January 20, 2018

TRANSHUMAN – GOING CYBORG: New Human Fuel Cells And 9 Cyborg Enhancements Available Right Now “We Are Borg. Resistance Is Futile.”

Glucose Fuel Cell Could Power Implants To Help Paralyzed Patients Move, MIT Scientists Say

Image Credit: Meninges and Vascular Anatomy courtesy of the Central Nervous System Visual Perspectives Project, Karolinska Institutet and Stanford University.
By: InnovationNewsDaily Staff
Published: 06/13/2012 12:46 PM EDT on InnovationNewsDaily

Cockroaches, snails and clams have already become living batteries as experimental cyborgs. A new MIT fuel cell could extend that futuristic idea to humans by drawing its power from the fluid surrounding the human brain.

The fuel cell can already make enough power for low-power brain implants — devices that could eventually help paralyzed patients move their legs and arms again. MIT researchers made the fuel cell out of silicon and platinum so that it can last for years with a low risk of provoking the body’s immune response.

“The glucose fuel cell, when combined with such ultra-low-power electronics, can enable brain implants or other implants to be completely self-powered,” said Rahul Sarpeshkar, an associate professor of electrical engineering and computer science at MIT.

MIT’s fuel cell mimics the role of the human body’s enzymes by breaking down glucose sugar into energy. The glucose in the brain’s cerebrospinal fluid represents a continuous fuel supply for the fuel cell — even if the fuel cell currently generates just hundreds of microwatts (one microwatt is equal to one millionth of a watt).

Scientists had already shown they could power a heart pacemaker with glucose fuel cells in the 1970s, but they gave up on the idea because such fuel cells used biological enzymes that eventually wore out. MIT’s fuel cell avoids that problem by relying on nonbiological materials. [Cyborg Snail Turned into Living Battery]

“It’s a proof of concept that they can generate enough power to meet the requirements,” said Karim Oweiss, an associate professor of electrical engineering, computer science and neuroscience at Michigan State University.

A next step for MIT involves showing how well the fuel cell works in living animals, Oweiss said. Other researchers have already shown how small creatures such as cyborg clams and cyborg snails can refuel implanted fuel cells with their own bodies.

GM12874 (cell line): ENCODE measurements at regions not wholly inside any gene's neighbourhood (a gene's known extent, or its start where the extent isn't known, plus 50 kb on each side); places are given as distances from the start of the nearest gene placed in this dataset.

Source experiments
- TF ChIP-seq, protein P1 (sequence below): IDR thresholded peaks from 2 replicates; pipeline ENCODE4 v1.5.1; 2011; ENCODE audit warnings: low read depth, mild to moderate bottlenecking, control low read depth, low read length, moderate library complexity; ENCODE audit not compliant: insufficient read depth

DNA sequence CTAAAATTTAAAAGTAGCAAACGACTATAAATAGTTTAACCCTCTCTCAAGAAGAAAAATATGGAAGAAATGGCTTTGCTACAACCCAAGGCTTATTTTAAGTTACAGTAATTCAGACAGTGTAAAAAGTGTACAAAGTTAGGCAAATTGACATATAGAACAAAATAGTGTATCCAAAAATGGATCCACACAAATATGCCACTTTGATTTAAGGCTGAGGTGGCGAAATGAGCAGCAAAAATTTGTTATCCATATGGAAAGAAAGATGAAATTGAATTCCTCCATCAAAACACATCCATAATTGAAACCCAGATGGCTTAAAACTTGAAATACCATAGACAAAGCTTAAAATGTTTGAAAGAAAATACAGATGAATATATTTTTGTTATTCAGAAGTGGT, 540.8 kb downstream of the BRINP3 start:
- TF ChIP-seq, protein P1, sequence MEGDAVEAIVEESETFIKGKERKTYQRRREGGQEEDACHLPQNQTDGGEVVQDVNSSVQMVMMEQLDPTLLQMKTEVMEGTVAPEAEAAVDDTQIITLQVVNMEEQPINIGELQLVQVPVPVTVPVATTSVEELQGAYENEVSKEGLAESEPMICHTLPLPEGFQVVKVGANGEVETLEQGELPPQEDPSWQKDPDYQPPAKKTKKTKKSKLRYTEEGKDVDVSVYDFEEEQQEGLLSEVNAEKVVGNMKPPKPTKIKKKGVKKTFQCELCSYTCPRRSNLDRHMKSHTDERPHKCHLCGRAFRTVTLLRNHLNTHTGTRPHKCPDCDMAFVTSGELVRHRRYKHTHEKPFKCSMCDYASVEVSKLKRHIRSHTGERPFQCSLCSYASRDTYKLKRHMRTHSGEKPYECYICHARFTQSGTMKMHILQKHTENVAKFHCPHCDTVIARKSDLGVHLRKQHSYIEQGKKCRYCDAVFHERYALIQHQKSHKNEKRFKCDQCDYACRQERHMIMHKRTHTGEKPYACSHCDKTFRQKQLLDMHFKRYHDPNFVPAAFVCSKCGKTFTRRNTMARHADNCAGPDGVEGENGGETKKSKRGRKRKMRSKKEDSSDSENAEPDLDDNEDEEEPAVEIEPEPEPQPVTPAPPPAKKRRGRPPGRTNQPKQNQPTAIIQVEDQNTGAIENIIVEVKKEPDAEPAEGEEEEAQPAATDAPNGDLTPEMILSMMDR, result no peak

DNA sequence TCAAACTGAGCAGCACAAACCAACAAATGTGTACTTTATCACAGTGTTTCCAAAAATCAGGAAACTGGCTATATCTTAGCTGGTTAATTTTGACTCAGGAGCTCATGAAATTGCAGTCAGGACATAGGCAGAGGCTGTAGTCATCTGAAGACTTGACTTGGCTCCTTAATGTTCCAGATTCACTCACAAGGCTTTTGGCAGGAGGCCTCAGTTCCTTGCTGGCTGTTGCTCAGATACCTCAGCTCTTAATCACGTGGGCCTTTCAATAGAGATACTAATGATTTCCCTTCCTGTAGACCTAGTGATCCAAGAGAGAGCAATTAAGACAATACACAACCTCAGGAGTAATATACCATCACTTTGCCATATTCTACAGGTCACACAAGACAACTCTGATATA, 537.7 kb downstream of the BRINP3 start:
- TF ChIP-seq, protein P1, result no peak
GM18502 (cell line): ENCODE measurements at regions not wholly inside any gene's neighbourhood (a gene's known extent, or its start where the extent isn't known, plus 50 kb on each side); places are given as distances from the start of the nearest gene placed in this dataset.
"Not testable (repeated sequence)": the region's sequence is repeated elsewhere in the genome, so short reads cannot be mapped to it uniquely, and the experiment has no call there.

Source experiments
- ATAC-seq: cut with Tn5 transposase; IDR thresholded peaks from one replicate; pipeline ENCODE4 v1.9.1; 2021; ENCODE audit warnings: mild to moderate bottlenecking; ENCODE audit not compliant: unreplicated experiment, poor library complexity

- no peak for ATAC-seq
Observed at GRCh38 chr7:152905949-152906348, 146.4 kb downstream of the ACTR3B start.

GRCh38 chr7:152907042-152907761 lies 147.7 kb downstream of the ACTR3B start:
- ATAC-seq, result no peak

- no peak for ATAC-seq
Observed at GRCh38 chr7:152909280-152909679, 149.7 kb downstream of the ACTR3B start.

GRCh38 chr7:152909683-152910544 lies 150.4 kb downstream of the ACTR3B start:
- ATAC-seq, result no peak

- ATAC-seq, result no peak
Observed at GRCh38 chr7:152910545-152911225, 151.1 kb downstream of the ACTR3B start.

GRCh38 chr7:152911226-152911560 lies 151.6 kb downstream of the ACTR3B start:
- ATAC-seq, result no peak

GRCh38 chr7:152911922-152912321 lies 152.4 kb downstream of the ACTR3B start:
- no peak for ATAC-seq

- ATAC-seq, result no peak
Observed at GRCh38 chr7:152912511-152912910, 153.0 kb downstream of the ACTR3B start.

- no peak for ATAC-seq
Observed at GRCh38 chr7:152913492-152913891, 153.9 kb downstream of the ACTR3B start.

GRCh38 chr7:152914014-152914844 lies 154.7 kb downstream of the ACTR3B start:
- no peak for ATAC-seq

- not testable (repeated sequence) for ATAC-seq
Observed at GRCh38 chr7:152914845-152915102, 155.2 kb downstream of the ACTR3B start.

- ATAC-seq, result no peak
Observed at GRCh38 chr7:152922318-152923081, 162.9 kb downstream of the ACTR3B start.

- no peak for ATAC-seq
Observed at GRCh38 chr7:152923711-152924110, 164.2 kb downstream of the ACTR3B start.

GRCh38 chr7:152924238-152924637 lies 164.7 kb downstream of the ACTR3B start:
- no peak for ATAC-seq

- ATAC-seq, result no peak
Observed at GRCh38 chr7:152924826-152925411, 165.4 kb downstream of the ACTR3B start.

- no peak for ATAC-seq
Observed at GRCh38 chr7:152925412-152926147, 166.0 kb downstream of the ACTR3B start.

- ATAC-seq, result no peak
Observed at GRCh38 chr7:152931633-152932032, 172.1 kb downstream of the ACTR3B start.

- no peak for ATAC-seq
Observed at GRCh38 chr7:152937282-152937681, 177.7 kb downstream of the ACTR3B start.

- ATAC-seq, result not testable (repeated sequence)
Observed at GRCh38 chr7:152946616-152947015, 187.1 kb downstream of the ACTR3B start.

Sarpeshkar’s MIT lab previously worked on implantable devices that bridge the gap between brain and machine — recording and decoding nerve signals, stimulating nerves, or communicating wirelessly with brain implants. But medical implants capable of harvesting energy from a person’s own bodily fluids remain years away.

“It will be a few more years into the future before you see people with spinal-cord injuries receive such implantable systems in the context of standard medical care, but those are the sorts of devices you could envision powering from a glucose-based fuel cell,” said Benjamin Rapoport, a former graduate student in the Sarpeshkar lab and the first author on the new MIT study.

The study is detailed in the June 12 online edition of the journal PLoS One.




9 Cyborg Enhancements Available Right Now

Medicine has made many recent advancements in repairing the human body and treating such disorders as blindness, deafness and missing limbs. Evolving technologies, many of them available right now, involve implants or wearable devices. They give their users a bionic appearance — an indicator of cyborg technology still to come. Here are some of the new developments, one of them strictly for art’s sake:


Artificial skin

Two California research groups have each created artificial skin, using different approaches. Researchers at Stanford University based their skin on organic electronics (electronics made from conductive carbon-based polymers, plastics, or small molecules) and have created a device 1,000 times more sensitive than human skin.

Researchers from the University of California, Berkeley used integrated arrays of nanowire transistors to develop their skin.

The goal of both research groups was to create something that mimics human skin while capable of being spread over large, flexible surfaces.

These highly sensitive artificial skins will give prosthetics a sense of touch, give surgeons finer control over tools, and give robots the ability to pick up delicate objects without breaking them.

In addition, researchers from the Cincinnati Shriners Hospital for Children are working on developing an artificial skin that has bacteria-resistant skin cells, which would reduce the risk of infection.


Third eye

Everyone at some point could use an eye in the back of the head, but visual artist Wafaa Bilal has taken that to a whole new level. Bilal has had a 2-inch-wide, 1-inch thick digital camera (5 by 2.5 centimeters) implanted in the back of his head as part of his newest art project, for a new museum in Doha, Qatar.

The process involved planting a titanium plate into Bilal’s head. The camera can be magnetically attached to the plate and is connected to a computer by a wire, which he carries around with him in a custom-made shoulder bag.

The plan was for the titanium plate to stay in place for a year and to record what goes on behind Bilal as he goes about his daily activities.